Berlin Conference on Syria refugee response must deliver as harsh winter approaches
Camilla Jelbart Mosse Syria Crisis Campaign Manager
28th Oct 2014
Yasmine, 23, splashes her face with steaming hot water from Oxfam's newly installed taps. As winter approaches, and temperatures are set to plummet below freezing, a little hot water goes a long way to keeping people warm through the cold months. As the crisis nears four years, Syrian refugees, like Yasmine, living in makeshift camps in Lebanon will be facing yet another freezing winter and struggling to survive the storm while hope of returning to Syria fades. Yasmine smiles, "Before we used to take cold showers during winter but now the situation is better."
With over three million refugees now having crossed into countries around Syria, governments from around the world gathered today in Berlin for a conference on the response to the refugee crisis. The situation is becoming untenable for Syria's neighbours and vulnerable people are paying the price. We need to see clear, practical commitments in Berlin today to help refugees like Yasmine, and host communities alike.
Nearly four years into the conflict, the impact of the crisis on Syria's neighbours' economy, infrastructure, education and health systems is palpable and governments are increasingly closing their borders to more people seeking sanctuary. It is essential that other govermnents step up to offer long-term financial support to host countries both to meet immediate humanitarian needs and support development approaches into the future. They should also provide a life-line to refugees in need through resettlement in countries outside the immediate region.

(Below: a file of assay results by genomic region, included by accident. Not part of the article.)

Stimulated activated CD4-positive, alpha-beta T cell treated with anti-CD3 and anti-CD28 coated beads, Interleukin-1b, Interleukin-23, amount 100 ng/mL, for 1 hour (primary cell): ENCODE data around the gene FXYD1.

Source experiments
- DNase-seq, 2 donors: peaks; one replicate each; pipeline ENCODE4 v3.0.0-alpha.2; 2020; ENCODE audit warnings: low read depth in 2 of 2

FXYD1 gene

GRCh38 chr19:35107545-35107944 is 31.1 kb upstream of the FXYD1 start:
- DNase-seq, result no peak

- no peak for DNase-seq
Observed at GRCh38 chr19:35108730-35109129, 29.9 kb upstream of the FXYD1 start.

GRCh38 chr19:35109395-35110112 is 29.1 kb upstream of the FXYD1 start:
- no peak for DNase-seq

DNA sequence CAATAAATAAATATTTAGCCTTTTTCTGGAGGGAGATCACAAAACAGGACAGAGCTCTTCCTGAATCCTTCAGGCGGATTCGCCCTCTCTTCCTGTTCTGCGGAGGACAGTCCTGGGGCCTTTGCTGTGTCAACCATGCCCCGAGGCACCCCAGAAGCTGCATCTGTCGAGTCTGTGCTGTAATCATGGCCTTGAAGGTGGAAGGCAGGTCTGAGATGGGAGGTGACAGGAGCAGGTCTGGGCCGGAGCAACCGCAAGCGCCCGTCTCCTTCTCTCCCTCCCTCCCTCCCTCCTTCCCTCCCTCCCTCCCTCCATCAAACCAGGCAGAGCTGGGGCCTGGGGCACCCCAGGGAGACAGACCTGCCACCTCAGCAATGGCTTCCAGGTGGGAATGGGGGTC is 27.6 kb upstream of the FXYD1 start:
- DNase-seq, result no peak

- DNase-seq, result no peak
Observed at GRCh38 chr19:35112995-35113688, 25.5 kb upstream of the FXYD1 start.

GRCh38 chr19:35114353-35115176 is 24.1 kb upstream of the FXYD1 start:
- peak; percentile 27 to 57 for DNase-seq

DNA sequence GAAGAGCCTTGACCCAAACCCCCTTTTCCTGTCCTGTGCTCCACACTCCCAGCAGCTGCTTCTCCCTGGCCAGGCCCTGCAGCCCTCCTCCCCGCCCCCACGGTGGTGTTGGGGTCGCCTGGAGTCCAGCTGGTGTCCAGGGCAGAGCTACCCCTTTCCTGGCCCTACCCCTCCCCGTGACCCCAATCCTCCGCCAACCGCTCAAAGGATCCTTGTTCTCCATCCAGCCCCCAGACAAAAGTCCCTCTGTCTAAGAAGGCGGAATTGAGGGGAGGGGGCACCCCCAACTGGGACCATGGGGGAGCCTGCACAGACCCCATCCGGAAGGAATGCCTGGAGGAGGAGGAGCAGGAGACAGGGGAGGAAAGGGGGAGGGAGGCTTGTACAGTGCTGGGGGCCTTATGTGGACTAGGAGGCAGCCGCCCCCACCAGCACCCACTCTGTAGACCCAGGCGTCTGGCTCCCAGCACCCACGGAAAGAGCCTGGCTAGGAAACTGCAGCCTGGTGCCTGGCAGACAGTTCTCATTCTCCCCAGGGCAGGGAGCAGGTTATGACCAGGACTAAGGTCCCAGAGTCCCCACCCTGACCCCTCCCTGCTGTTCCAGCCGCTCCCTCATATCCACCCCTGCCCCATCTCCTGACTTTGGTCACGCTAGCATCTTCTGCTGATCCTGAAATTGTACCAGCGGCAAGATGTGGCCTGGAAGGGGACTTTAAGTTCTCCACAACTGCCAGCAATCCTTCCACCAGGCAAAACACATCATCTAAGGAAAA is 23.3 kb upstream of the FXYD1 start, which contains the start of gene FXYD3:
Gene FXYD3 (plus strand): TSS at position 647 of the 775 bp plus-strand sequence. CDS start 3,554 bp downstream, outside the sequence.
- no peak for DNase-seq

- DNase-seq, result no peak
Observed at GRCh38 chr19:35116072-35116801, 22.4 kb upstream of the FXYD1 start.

Today's conference in Berlin must be a first step on the road to a clear international agreement that will help countries affected by the mass exodus of refugees and ensure that the rights of vulnerable individuals are respected. Everyone who needs to must be able to flee to safety from the conflict.
Germany has already agreed to accept 26,400 refugees from Syria but now more countries need to follow suit. Oxfam has called on wealthy nations to accept between them at least 5% of the projected refugee population: this is well within their capacity and - while still a fraction of the whole - would make a significant impact on people's lives.
For the sake of people like Yasmine, there must be a step-change in the international response to the crisis - crucially including redoubled efforts to hasten a political solution or refugees will be forced to live outside Syria for years to come.